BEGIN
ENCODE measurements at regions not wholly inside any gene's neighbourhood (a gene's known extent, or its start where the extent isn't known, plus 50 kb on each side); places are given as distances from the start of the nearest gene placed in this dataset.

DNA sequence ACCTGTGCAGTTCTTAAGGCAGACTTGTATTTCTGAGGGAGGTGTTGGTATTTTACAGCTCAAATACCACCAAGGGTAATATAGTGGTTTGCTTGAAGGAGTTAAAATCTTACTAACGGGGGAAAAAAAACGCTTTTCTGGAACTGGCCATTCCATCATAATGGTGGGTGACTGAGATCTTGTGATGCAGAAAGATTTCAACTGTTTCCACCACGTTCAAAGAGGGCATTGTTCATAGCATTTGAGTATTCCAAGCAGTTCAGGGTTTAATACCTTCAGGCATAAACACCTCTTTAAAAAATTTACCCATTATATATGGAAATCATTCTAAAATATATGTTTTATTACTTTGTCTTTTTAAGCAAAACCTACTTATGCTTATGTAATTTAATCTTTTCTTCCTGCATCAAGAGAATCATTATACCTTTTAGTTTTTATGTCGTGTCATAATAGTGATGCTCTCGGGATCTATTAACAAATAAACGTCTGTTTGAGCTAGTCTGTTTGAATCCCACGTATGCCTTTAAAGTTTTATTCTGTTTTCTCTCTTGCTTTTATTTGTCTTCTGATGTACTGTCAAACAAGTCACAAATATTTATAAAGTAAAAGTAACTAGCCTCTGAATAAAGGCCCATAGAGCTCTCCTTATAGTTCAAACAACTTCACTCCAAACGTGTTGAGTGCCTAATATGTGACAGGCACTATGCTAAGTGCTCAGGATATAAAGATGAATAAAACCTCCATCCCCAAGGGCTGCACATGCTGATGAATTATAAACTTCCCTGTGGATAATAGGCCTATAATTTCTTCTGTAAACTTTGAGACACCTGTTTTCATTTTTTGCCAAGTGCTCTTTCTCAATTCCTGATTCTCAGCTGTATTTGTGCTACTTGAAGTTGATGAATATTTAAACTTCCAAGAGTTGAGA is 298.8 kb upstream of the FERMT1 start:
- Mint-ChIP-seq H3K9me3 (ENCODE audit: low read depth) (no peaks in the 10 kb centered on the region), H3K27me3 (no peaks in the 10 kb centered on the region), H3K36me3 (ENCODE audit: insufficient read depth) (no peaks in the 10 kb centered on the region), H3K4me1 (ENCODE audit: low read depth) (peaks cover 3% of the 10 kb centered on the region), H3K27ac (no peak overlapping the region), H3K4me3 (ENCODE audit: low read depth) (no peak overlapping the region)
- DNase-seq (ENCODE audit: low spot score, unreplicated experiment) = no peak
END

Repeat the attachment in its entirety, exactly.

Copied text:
ENCODE measurements at regions not wholly inside any gene's neighbourhood (a gene's known extent, or its start where the extent isn't known, plus 50 kb on each side); places are given as distances from the start of the nearest gene placed in this dataset.

DNA sequence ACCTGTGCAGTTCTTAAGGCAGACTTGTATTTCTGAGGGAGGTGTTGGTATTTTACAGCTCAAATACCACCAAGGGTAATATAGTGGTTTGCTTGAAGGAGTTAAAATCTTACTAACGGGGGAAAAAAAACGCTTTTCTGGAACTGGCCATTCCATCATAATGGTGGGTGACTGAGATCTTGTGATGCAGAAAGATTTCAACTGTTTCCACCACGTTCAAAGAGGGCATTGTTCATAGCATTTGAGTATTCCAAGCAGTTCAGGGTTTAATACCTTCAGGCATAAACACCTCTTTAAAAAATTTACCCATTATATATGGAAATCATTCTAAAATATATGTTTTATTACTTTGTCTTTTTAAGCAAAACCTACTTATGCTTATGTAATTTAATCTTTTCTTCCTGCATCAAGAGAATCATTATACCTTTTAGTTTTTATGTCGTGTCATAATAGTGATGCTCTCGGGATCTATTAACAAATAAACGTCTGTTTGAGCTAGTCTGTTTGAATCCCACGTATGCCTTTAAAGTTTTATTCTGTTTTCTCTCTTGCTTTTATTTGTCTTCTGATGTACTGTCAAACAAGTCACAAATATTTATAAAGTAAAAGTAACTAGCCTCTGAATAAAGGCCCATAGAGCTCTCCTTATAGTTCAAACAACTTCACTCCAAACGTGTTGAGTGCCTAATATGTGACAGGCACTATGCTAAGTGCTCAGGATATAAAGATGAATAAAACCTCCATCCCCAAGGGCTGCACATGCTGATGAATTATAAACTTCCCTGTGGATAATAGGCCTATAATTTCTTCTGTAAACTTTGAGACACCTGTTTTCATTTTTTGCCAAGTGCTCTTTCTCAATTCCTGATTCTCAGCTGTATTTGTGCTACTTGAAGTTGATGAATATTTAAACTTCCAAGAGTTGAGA is 298.8 kb upstream of the FERMT1 start:
- Mint-ChIP-seq H3K9me3 (ENCODE audit: low read depth) (no peaks in the 10 kb centered on the region), H3K27me3 (no peaks in the 10 kb centered on the region), H3K36me3 (ENCODE audit: insufficient read depth) (no peaks in the 10 kb centered on the region), H3K4me1 (ENCODE audit: low read depth) (peaks cover 3% of the 10 kb centered on the region), H3K27ac (no peak overlapping the region), H3K4me3 (ENCODE audit: low read depth) (no peak overlapping the region)
- DNase-seq (ENCODE audit: low spot score, unreplicated experiment) = no peak